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Millipede crawling across tabletop

The Millipede- all those legs!

Millipede crawling up house wall

Millipede crawling up house trim. Photo by UF Entomology Department’s Dr. Buss

Excess Moisture Brings Pests Indoors

With the abundance of rain we have received this summer and fall, some residents of Indian River County are seeing a surge in household pests along with all that moisture.

A few of the pests which come indoors during and after excessive precipitation are:

  • Ants
  • Earwigs
  • Pillbugs & Sowbugs
  • Amphipods or “lawn shrimp”
  • Wire Worms (especially in pools)
  • Centipedes
  • Millipedes
The Thousand-Leggers
Millipede

Millipede from UF/IFAS publication SP149 “Pests Associated with Mulch and Moisture”

Of these, by far the millipedes, Chicobolus spinigerus, or “Thousand-leggers”, can be the most disconcerting.  Nearly two inches long, their cylindrical bodies are segmented, with most segments having two pair of legs.  These pests are harmless to pets, humans, and furniture, though they can be quite frightening when encountered crawling up the walls of your home.  They will coil up when disturbed and may even emit a foul odor.  Millipedes sometimes migrate indoors in large numbers to escape water-logged soils.

Though millipedes are NOT technically insects (adult insects have only six legs), these arthropods can be quite a nuisance in the home.  When the soil outside the home gets too saturated, they cannot breathe properly and seek a place which is less wet.  They squeeze in through cracks in the walls, under sliding glass doors, and through window and door gaps to find better conditions.  Sometimes even coming in under screen doors when the house is open for the more pleasant fall weather.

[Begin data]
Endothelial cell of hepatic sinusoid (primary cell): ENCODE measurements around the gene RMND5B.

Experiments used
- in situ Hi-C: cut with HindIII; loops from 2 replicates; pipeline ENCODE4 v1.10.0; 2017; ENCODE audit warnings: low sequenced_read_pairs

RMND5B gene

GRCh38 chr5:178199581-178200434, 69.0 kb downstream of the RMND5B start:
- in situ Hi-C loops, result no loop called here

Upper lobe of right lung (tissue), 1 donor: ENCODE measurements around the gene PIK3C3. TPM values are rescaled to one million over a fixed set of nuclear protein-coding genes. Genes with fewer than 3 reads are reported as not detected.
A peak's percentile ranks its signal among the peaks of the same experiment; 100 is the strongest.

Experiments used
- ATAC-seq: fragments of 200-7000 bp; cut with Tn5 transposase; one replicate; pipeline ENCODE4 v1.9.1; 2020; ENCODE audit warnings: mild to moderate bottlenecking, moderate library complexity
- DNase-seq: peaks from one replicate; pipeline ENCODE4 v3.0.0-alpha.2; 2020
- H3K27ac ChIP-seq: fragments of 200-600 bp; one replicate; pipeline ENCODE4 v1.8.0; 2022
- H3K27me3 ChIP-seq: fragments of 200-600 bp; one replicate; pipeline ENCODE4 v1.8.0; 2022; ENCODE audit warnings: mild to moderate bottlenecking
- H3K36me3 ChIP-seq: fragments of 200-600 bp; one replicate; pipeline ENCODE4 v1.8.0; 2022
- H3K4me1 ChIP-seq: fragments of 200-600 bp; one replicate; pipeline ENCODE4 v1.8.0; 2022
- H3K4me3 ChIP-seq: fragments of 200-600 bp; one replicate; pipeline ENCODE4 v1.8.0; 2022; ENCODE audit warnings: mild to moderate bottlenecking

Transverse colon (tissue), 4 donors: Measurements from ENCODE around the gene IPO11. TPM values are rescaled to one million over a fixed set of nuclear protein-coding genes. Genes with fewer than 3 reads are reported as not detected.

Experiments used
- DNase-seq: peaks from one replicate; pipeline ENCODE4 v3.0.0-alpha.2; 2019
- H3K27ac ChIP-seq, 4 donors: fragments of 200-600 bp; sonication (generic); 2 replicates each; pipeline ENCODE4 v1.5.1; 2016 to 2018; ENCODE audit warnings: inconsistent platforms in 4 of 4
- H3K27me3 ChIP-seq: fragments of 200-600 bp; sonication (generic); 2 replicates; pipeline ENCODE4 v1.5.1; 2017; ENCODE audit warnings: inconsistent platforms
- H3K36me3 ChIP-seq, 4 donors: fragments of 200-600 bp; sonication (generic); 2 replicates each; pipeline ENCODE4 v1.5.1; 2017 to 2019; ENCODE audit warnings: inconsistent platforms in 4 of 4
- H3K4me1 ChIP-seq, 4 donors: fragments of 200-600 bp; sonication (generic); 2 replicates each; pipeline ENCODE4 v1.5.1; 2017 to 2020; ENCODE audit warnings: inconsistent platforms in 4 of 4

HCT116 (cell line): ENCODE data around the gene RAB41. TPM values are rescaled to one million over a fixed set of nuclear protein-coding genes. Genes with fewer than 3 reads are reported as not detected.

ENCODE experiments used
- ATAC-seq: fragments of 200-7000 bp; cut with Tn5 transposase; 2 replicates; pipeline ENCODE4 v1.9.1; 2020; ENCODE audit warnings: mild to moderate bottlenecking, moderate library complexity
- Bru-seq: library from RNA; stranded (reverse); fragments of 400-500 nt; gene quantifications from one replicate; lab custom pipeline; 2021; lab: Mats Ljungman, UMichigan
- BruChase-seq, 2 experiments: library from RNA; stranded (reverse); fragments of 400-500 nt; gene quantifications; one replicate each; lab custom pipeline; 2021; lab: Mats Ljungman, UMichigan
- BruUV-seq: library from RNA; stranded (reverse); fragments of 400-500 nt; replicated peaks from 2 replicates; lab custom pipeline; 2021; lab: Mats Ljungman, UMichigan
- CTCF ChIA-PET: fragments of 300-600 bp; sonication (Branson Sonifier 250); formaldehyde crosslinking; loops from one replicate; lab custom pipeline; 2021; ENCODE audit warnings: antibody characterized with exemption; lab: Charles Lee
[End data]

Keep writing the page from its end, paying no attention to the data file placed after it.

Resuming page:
weathered mulch

Weathered mulch. UF/IFAS Photo: Thomas Wright.

What Do They Eat?

The trick to keeping millipedes, and other pests, out of your home is in understanding what they eat.  Millipedes, much like snails and slugs, eat decaying vegetation.  Leaf litter, tree mulch, compost, grass clippings, and rotting fruit are favorites of these creatures.  Millipedes can usually be found under large plant pots, boards lying on the ground, rocks, and similar damp, covered areas where they can eat in moist peace.  In the fall, when fallen oak leaves begin to accumulate up against structures, it can encourage millipedes to come closer to the home.  Tree mulch up against or near the house is another millipede enticement, encouraging them to seek shelter in the nearby house when outdoor conditions are not to their liking.

Florida landscape with mulched plant bed up against the house

Florida landscape with mulched bed up against the house, UF/IFAS Photo: Tyler Jones.

Say “NO” to Mulch Against the House

It is NEVER a good idea to surround your house with tree mulch touching the home, which might also attract termites.  If you feel you must have a ground cover near a structure, you may use rock or stone on top of a good landscape weed barrier to discourage weed growth and insects.  Then try and keep the rocks blown free of fallen leaves and debris.  Or just bare dirt from the house to the drip line of the roof is fine as well.  Another option is artificial turf, a permeable surface easily blown clear of leaf debris.

For more research-based information on common household pests related to seasonal moisture, please see the University of Florida’s (UF) Electronic Data Information Source (EDIS) publication  ENY221: “Pillbugs, Sowbugs, Centipedes, Millipedes and Earwigs” at https://edis.ifas.ufl.edu/ig093. And SP149: “Pests Associated with Mulch and Moisture“, https://edis.ifas.ufl.edu/in030.

To learn more about groundcovers near the home and around the landscape, please see the list of UF/IFAS EDIS Groundcover publications topic page at https://edis.ifas.ufl.edu/topic_ground_covers.

UF/IFAS EDIS also has a topic page for mulch related publications including options such as rock, rubber mulches, treated mulch, artificial turf, low-growing plants, and turf grasses: https://edis.ifas.ufl.edu/topic_ground_covers

Not sure about what critter has invaded your home or garden? Contact your County Extension Service for help in identification and control measures available to homeowners. Indian River County residents can email the Master Gardeners at ircmg1@gmail.com or call 772-226-4324.